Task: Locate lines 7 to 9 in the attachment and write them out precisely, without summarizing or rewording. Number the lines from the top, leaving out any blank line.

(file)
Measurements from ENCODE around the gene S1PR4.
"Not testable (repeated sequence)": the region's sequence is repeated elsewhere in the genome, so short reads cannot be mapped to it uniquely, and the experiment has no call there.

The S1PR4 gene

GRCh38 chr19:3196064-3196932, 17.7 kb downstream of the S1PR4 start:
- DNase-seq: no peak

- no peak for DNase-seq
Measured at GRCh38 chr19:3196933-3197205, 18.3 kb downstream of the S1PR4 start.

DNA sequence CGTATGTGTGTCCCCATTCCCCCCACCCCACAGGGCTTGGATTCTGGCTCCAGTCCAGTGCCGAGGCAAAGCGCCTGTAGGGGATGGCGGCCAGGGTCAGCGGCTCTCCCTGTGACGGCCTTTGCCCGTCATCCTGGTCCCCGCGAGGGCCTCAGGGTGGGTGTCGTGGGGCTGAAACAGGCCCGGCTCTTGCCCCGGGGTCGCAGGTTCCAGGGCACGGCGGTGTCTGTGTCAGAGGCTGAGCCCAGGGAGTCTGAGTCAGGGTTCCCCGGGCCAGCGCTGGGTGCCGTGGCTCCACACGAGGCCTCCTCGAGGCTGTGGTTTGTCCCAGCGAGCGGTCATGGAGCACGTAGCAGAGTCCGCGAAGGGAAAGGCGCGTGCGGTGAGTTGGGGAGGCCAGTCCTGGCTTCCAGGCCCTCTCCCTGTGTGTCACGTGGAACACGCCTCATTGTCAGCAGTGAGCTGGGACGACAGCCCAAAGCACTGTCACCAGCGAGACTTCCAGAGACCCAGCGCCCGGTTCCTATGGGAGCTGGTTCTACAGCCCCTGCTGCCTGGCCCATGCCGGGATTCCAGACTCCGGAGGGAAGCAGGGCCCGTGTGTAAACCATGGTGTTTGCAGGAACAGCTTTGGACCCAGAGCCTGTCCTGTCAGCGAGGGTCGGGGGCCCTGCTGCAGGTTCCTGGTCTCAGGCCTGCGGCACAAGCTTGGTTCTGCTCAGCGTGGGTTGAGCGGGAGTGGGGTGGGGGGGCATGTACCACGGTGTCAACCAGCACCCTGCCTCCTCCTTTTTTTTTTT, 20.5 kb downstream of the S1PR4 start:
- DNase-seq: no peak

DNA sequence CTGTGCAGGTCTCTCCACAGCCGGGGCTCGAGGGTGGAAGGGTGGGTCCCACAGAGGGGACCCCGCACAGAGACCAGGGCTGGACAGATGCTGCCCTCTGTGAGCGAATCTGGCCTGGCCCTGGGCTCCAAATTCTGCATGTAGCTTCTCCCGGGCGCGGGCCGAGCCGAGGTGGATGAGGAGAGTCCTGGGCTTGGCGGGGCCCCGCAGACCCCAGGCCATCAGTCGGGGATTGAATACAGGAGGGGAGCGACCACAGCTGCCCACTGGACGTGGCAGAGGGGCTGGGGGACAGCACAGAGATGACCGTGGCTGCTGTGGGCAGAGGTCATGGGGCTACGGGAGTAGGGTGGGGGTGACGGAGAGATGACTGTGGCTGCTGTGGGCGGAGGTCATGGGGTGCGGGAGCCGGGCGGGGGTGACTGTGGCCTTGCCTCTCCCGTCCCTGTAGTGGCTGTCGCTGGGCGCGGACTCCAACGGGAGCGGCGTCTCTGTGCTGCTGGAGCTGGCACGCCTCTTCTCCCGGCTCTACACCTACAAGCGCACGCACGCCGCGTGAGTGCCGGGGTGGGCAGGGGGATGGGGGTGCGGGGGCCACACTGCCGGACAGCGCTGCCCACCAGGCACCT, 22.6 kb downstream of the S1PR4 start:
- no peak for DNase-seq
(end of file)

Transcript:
Measured at GRCh38 chr19:3196933-3197205, 18.3 kb downstream of the S1PR4 start.

DNA sequence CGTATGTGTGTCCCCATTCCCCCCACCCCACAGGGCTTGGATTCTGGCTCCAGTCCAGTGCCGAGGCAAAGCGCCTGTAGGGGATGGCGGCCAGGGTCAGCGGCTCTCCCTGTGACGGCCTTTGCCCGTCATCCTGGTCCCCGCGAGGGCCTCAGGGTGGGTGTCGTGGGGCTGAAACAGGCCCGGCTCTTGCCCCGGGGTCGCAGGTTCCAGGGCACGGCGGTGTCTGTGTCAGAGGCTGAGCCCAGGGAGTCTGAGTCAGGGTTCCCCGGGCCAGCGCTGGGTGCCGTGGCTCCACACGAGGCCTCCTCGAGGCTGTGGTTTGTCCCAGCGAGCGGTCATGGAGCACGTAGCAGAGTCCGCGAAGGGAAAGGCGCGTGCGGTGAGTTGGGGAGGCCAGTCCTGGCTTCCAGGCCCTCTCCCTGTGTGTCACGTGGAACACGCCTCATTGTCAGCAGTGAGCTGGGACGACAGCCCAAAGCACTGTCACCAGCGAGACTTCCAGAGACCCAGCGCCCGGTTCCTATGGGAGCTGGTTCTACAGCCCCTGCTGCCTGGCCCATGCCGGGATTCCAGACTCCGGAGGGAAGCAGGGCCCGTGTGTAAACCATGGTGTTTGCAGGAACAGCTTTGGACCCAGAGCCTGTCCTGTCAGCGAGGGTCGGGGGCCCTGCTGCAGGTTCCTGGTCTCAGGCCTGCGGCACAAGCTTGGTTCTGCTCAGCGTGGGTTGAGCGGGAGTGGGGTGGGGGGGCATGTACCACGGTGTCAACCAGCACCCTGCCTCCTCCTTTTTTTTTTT, 20.5 kb downstream of the S1PR4 start:
- DNase-seq: no peak